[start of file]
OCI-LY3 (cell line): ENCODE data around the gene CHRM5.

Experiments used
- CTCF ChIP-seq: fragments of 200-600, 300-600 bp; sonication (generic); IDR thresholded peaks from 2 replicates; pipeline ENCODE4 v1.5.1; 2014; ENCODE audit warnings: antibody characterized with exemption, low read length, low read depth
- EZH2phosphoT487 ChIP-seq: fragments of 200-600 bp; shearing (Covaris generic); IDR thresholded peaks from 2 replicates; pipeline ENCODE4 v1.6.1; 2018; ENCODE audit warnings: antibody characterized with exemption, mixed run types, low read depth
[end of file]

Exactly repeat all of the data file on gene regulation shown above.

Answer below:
OCI-LY3 (cell line): ENCODE data around the gene CHRM5.

Experiments used
- CTCF ChIP-seq: fragments of 200-600, 300-600 bp; sonication (generic); IDR thresholded peaks from 2 replicates; pipeline ENCODE4 v1.5.1; 2014; ENCODE audit warnings: antibody characterized with exemption, low read length, low read depth
- EZH2phosphoT487 ChIP-seq: fragments of 200-600 bp; shearing (Covaris generic); IDR thresholded peaks from 2 replicates; pipeline ENCODE4 v1.6.1; 2018; ENCODE audit warnings: antibody characterized with exemption, mixed run types, low read depth